With my return to an enforced diligence of my practice habits I began to advance once again in my studies.  A year after Dad’s return I was accepted by our junior high school Boy’s Chorus leader as an accompanist.  My job was to learn a certain piece of music in order to play it while the chorus would sing.  I never really got the hang of this however.  My model for learning new music was to practice over, and over, and over again, for weeks or months or more until my fingers seemed to remember where to go on their own.  This model was not at all suited for a setting where the boys would begin to practice their singing almost immediately, and the accompanist must be up and running from the beginning.  To say the least, I failed miserably at my mission, and only accompanied one song before I was installed in the baritone section as a singer rather than a player.  It all worked out in the end however.  As a result of my dilatory effort as a pianist I was standing on the risers with the rest of the Chorus when we sang as President John F. Kennedy rode past us in 1963, which was one of the most stirring moments of my life.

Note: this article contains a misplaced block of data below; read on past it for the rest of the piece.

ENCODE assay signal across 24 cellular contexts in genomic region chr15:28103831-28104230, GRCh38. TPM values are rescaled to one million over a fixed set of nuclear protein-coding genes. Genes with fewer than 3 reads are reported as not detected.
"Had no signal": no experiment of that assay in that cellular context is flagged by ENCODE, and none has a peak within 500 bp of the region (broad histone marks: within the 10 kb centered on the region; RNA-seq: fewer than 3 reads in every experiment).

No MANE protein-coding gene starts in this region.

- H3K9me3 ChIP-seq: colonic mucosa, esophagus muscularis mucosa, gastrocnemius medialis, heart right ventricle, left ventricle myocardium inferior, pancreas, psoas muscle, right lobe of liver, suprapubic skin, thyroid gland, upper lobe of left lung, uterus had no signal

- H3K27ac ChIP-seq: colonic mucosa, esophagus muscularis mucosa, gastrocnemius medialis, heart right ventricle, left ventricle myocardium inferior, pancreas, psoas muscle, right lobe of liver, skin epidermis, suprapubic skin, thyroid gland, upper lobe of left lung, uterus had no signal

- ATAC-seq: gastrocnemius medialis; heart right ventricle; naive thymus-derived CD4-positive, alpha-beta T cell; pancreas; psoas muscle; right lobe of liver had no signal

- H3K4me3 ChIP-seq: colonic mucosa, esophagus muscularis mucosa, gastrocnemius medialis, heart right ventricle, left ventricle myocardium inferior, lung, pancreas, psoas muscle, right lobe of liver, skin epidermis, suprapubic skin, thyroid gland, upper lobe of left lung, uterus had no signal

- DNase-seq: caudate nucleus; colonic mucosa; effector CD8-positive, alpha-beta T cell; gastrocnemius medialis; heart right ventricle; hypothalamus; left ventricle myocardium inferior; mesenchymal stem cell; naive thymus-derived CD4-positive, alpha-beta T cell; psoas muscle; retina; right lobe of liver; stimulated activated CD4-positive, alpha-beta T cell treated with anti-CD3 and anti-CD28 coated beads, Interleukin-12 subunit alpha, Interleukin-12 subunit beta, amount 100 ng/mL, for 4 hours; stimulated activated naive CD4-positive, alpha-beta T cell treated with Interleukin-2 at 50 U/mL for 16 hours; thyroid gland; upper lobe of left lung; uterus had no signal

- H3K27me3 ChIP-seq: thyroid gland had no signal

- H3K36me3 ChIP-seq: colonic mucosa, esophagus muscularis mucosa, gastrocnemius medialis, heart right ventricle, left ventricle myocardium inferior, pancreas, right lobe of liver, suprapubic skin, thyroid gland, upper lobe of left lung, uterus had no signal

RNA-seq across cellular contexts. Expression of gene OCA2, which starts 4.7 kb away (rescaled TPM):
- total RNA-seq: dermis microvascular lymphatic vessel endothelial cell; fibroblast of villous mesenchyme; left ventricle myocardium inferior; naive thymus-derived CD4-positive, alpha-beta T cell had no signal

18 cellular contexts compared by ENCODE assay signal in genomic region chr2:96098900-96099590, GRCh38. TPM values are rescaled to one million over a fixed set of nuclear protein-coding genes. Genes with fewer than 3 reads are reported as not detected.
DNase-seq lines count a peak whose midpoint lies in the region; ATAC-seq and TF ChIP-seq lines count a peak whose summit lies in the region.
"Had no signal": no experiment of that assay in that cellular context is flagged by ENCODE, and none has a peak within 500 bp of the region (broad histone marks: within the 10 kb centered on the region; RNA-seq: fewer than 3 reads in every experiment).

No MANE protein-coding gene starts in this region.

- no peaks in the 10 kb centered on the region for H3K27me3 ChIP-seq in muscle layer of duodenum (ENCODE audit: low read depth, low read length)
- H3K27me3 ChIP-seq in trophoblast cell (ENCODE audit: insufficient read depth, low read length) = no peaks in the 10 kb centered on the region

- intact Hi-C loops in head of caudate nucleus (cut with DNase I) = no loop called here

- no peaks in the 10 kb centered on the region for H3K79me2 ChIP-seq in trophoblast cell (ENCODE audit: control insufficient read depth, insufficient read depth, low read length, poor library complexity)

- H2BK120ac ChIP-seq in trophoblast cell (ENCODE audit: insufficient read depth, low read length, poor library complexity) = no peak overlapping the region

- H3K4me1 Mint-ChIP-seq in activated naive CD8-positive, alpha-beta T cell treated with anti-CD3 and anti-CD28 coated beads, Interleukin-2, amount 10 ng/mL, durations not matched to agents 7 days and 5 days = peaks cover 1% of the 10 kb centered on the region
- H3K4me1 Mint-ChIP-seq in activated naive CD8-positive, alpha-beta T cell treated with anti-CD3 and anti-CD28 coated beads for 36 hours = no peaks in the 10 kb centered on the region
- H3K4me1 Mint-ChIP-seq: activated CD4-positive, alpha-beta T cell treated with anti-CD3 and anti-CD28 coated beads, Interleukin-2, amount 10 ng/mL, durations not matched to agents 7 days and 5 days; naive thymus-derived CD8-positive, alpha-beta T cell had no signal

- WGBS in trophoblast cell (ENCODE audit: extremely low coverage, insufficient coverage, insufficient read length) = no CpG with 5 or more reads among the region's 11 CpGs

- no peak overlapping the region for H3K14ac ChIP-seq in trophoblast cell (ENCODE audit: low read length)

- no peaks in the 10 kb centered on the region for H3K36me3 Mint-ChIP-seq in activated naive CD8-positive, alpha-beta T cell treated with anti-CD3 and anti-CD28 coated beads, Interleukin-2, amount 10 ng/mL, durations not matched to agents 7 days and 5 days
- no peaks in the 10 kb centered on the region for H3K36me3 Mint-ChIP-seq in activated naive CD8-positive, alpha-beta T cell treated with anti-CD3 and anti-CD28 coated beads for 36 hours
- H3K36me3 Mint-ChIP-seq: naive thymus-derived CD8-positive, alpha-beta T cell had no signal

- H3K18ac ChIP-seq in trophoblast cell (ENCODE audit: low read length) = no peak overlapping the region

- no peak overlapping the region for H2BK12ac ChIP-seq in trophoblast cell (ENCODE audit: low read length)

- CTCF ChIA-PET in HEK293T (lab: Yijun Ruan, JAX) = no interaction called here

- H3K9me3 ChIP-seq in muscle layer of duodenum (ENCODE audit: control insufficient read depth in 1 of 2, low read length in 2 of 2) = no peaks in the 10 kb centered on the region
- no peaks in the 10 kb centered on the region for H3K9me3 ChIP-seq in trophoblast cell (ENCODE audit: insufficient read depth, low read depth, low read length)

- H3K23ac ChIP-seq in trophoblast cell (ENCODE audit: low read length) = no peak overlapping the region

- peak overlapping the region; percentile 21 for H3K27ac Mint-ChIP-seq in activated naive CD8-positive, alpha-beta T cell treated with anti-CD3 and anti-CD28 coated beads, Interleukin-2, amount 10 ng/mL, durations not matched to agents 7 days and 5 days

I played the piano for four more years after that, gradually improving in the complexity and length of the pieces which my fingers came to remember.  I had moved up to the point where I was always last or second to last at concerts, and usually I played a boogie version of “Flight of the Bumblebee” by Rimsky-Korsakov or “Malagueña” by Ernesto Lecuana.  I had become very good at playing both.